Abstract and Keywords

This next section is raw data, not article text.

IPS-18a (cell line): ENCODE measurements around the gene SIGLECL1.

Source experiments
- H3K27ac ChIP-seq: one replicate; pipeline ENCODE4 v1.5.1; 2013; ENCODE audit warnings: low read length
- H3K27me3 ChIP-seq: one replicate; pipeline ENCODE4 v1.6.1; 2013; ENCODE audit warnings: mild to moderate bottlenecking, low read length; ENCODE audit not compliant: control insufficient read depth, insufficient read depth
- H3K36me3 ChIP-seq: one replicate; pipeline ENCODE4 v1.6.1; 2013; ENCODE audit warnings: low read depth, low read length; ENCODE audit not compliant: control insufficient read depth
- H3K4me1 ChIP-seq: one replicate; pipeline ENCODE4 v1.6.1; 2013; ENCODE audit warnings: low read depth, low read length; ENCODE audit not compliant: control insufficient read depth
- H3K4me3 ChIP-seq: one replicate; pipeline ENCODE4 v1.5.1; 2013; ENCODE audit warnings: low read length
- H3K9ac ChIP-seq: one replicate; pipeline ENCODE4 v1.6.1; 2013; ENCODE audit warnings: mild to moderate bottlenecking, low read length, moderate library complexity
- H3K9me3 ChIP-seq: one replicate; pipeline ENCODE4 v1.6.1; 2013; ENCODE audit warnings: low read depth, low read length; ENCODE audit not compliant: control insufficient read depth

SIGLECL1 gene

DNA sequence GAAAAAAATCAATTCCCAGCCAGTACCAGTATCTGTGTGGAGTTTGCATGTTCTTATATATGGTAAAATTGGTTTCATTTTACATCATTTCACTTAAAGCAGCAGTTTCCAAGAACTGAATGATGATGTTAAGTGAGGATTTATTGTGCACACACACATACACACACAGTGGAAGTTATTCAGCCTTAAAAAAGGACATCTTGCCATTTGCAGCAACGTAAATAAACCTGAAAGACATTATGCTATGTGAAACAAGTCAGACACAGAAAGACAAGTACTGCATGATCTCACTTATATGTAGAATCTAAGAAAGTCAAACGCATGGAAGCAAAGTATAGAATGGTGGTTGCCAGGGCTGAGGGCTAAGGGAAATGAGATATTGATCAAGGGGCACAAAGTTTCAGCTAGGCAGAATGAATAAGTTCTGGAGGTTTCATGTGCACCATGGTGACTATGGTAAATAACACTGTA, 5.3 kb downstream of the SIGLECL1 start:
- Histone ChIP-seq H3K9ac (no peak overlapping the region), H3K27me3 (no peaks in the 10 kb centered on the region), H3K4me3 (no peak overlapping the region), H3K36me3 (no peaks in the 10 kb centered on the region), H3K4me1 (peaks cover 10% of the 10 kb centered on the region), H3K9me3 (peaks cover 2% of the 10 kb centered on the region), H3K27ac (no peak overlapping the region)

John Maynard Keynes was, probably, the political economist most acutely aware of the inadequacies of unfettered capitalism and of Soviet-style socialism. His social philosophy, to be most appropriately called social liberalism, does not form a tight system but is scattered over the whole of his work. The economic theory associated with the doctrine of social liberalism is classical-Keynesian political economy, the synthesis of post-Keynesian economics at the level of principles and, as such, the alternative to (liberal) neoclassical-Walrasian economics. This chapter explores the classical-Keynesian political economy, its genesis, its present state, and its implications for political philosophy and economic policy. It examines the making of classical-Keynesian political economy, the classical-Keynesian system of political economy, the role of finance and the interactions between the real and the financial sector, and classical-Keynesian political economy in the wider context of political philosophy and socioeconomic policies. The chapter concludes by considering some issues of transition from capitalism to social liberalism.